Too Many Controls Make A Payment Strategy Heavy And Sluggish
By Lynn Larson, CPCP, NAPCP Education Manager
Time and again, organizations of all sizes say they want to improve efficiencies and reduce costs. Yet they sabotage this goal by over-controlling their payments and, in particular, card programs (e.g., Purchasing Cards). Can you identify one or more organizations that over-indulge in this respect?
Lean, effective payment strategies will remain elusive if organizations limit themselves to traditional purchase-to-pay (P2P) processes, most often involving a requisition, purchase order, invoice and then payment. With so many steps, the process cost often exceeds the value of the item being acquired (e.g., the cost to purchase a $25 wrench may exceed $100).
Traditional P2P processes, with their well-known controls (e.g., pre-purchase and pre-payment approvals), represent the ultimate comfort food within the commercial payments industry. However, there's a cost to these controls, which is often overlooked in an organization’s quest to curtail risk. People gravitate toward what makes them comfortable. The notion of comfort is what makes ePayables so appealing to organizations evaluating the various commercial Card solutions. ePayables, of course, are designed to allow organizations to keep doing what they have always done, but switch from paper checks to electronic payments. They feel leaner as a result, but this doesn’t mean they have a well-balanced payment strategy. Reducing check payments is just one part. Commercial Card providers need to help these organizations — their clients — understand the necessity of a multi-faceted approach.
In the name of control, it might be tempting for an organization to utilize ePayables for purchases ideal for P-Card. They may not see an issue with this when revenue sharing (rebate) incentives are typically offered for both. However, the bulk of an organization’s purchases, based on transaction volume, do not warrant many of the pre-purchase controls of the traditional P2P process. They could be efficiently streamlined with P-Cards rather than mindlessly “rubber-stamped” and pushed through the chain.
P-Card controls have proven to be effective and palatable when properly utilized and enforced. For example, the key control for detecting external fraud is cardholder reconciliation of their transactions. Unfortunately, a third quarter 2012 NAPCP poll revealed some challenges in this area. The poll asked, “On average, what percentage of your cardholders do not reconcile their transactions on time each period (e.g., cycle, month)?” The results, provided below, show 21% of respondents indicated that, on average, 10% or more of their cardholders do not reconcile on time each period.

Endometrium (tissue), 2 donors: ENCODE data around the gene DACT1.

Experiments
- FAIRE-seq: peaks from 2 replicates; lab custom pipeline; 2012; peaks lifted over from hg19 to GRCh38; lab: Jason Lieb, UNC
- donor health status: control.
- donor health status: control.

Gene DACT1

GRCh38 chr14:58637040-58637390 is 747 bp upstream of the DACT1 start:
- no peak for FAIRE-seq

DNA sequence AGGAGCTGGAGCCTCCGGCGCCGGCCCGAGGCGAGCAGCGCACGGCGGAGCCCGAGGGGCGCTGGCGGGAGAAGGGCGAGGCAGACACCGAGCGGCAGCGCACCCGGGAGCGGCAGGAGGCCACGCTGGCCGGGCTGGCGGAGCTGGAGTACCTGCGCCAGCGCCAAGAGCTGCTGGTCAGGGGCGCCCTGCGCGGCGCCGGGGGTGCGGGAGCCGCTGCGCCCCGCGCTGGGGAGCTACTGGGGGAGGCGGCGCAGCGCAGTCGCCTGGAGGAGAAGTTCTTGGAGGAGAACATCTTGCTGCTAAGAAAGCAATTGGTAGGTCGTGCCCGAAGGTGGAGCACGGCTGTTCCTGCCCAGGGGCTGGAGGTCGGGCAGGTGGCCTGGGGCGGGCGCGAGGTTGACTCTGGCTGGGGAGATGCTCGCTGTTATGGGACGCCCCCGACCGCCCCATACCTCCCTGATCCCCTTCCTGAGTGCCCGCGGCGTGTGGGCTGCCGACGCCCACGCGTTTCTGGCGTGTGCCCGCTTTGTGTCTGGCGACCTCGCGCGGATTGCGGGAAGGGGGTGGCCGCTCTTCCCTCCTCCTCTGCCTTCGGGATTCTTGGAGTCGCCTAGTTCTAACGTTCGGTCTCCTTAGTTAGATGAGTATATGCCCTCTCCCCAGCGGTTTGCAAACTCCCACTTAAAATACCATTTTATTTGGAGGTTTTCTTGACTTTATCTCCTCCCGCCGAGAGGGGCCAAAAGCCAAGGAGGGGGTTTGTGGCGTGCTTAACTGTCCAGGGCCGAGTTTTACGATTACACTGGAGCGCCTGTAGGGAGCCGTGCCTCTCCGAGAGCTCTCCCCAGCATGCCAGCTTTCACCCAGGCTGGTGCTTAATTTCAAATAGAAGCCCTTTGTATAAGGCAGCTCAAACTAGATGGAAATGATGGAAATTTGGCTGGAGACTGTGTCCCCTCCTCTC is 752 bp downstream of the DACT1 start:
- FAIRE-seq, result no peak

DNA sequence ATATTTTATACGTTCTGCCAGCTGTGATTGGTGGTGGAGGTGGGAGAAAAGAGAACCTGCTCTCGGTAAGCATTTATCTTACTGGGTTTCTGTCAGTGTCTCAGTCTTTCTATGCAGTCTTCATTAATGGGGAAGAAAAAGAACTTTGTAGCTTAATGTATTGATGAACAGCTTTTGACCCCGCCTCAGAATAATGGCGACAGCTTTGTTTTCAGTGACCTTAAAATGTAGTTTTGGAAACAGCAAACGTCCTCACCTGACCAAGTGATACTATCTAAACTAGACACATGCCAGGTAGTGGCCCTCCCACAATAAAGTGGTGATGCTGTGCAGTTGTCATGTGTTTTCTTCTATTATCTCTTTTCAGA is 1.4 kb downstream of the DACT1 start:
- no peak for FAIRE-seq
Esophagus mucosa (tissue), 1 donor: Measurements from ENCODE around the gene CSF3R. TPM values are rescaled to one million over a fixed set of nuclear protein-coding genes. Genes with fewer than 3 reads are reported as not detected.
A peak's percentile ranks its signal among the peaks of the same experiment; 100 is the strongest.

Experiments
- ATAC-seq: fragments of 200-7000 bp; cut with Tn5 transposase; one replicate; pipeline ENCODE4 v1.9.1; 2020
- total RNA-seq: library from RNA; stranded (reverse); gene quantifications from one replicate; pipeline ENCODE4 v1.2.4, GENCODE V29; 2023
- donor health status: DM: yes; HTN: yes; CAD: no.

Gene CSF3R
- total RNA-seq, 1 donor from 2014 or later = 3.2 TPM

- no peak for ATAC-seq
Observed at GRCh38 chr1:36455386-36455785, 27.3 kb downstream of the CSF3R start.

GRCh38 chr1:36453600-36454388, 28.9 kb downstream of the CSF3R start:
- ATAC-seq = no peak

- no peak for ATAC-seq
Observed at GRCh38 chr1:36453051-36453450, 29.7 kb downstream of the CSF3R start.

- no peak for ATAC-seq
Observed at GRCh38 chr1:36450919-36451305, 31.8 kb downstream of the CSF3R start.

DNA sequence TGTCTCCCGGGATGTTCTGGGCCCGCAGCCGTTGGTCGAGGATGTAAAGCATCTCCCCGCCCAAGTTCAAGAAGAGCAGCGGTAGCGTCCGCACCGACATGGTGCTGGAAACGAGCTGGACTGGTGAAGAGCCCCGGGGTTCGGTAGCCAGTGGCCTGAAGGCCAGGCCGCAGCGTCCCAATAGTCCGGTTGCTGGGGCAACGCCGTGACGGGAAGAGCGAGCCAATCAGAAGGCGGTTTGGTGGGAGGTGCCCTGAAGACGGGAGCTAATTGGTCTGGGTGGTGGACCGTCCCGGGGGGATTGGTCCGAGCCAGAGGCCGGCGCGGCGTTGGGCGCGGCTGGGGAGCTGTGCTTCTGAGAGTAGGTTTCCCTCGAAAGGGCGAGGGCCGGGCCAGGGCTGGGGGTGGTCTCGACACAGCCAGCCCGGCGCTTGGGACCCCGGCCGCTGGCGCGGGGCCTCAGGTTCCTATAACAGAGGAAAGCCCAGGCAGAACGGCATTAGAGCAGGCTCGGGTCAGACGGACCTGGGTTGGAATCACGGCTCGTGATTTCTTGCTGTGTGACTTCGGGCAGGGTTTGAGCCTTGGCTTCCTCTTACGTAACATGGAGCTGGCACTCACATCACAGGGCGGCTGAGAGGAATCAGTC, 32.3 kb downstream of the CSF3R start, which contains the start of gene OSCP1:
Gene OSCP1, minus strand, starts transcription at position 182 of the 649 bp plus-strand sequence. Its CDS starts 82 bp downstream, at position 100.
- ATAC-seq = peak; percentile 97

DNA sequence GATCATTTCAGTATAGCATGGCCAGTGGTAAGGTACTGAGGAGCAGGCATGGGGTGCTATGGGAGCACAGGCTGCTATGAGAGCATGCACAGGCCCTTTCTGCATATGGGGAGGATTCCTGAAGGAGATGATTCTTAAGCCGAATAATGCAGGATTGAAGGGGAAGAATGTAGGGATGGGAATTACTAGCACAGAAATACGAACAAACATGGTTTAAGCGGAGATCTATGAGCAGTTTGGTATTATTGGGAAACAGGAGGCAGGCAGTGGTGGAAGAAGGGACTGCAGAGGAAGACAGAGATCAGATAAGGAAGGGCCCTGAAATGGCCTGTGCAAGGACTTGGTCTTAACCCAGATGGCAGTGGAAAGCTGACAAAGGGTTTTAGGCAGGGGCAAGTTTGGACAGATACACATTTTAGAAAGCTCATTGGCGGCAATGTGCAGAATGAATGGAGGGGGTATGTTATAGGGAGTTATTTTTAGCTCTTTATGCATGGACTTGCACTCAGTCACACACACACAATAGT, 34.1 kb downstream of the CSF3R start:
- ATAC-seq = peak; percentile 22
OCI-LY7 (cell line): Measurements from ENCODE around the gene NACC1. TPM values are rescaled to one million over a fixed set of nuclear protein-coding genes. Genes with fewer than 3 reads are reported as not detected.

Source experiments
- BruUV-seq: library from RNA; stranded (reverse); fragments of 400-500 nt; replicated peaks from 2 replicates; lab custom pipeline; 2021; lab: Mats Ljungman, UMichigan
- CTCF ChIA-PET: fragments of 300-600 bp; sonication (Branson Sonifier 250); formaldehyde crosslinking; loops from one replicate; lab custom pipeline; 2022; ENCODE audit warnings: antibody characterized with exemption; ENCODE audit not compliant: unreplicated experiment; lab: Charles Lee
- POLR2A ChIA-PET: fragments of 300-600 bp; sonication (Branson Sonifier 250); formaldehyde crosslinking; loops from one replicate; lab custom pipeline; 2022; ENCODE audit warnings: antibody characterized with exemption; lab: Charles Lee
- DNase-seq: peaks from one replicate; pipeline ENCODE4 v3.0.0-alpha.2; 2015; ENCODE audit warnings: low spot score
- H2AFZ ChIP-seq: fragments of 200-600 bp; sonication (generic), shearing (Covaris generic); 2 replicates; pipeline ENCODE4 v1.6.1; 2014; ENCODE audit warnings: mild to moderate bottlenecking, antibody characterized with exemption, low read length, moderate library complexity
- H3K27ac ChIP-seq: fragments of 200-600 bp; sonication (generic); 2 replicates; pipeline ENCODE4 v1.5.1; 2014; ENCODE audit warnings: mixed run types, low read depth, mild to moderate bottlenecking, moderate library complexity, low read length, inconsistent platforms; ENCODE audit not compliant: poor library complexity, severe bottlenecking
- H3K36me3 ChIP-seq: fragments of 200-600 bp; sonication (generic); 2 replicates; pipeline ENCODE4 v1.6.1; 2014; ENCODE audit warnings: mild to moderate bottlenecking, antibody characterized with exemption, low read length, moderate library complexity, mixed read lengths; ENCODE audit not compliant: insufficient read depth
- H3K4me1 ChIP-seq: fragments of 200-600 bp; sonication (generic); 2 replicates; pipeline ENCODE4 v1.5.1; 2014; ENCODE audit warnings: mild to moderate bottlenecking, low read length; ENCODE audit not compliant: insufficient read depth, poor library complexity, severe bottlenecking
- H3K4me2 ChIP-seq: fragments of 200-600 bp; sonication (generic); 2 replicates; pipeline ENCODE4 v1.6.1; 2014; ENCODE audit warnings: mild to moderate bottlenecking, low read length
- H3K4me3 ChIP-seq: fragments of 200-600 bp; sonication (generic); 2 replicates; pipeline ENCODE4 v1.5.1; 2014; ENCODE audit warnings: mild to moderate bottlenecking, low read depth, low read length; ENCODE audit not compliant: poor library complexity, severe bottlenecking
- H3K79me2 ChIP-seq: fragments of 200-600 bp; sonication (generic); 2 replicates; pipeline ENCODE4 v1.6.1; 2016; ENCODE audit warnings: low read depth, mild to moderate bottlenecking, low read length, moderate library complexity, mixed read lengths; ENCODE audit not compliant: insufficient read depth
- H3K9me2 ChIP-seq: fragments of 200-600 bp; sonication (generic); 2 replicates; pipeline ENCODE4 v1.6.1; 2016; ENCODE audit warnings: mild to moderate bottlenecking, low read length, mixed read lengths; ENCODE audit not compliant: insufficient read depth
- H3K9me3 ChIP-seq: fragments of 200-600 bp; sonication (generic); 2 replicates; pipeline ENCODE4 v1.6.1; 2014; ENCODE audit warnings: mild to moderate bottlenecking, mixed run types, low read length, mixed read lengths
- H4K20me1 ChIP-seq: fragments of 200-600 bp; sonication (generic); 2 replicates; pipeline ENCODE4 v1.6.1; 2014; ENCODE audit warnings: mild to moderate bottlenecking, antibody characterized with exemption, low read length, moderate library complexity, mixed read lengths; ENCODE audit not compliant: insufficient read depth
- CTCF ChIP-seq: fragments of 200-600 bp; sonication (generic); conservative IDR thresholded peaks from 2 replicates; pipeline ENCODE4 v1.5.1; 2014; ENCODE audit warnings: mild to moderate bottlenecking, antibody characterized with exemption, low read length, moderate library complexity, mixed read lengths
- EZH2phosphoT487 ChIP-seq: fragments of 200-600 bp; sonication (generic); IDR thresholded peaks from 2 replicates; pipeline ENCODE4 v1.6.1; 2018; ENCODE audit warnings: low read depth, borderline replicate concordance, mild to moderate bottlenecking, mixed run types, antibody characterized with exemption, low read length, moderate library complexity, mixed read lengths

Organizations should not tolerate such non-compliance with P-Card policies and procedures, as it adds an element of risk to the program.
Over-usage of traditional P2P processes is not the answer. Doing so will prevent buying organizations from reaching optimal payment health. It’s never too late for them to get their payment strategies in shape, but they must consider their needs. To avoid weighing down processes, they should cut the non-value-added activities. This will free up staff time as well and allow better usage of resources. The exercise of identifying a threshold at which extra steps like pre-purchase approvals do not add value (and are actually counter-productive) would be time well spent.
Additional Resources and Upcoming Two-Day Workshop in Dallas
The NAPCP Resource Center contains a multitude of papers and tools for members, including a Fraud Prevention and Detection report and Card Program Controls Evaluation Form that directs end-users on what to review, covering more than a dozen controls-related elements, such as card issuance, data security and card controls.
Recently, the NAPCP opened registration for a brand-new two-day workshop, “Strengthening P-Card Controls and Using Forensic Analytics to Detect Fraud, Errors, Waste and Abuse,” scheduled for January 15-16, 2013, in Dallas, Texas. This workshop will be co-taught by Lynn Larson, CPCP, NAPCP, and Mark Nigrini, Ph.D., Professor, The College of New Jersey. This event will include a hands-on component where attendees will apply forensic analytics to their own P-Card data. Complete details and online registration are available at www.napcp.org/events. Discounted rates apply through December 18, 2012. For more information, contact the NAPCP at www.napcp.org/contactus or (952) 546-1880 ext. 4.
Lynn Larson, CPCP, has been with the National Association of Purchasing Card Professionals (NAPCP) since September 2003. She has extensive card experience, including serving as a P‑Card program manager for an organization within the Minneapolis area for nearly nine years. She regularly speaks on Purchasing Card topics at NAPCP events, as well as events hosted by other organizations. In June 2007, Lynn earned the Certified Purchasing Card Professional (CPCP) credential, which she continues to maintain. In addition, Lynn has more than 10 years of experience in the procurement field.
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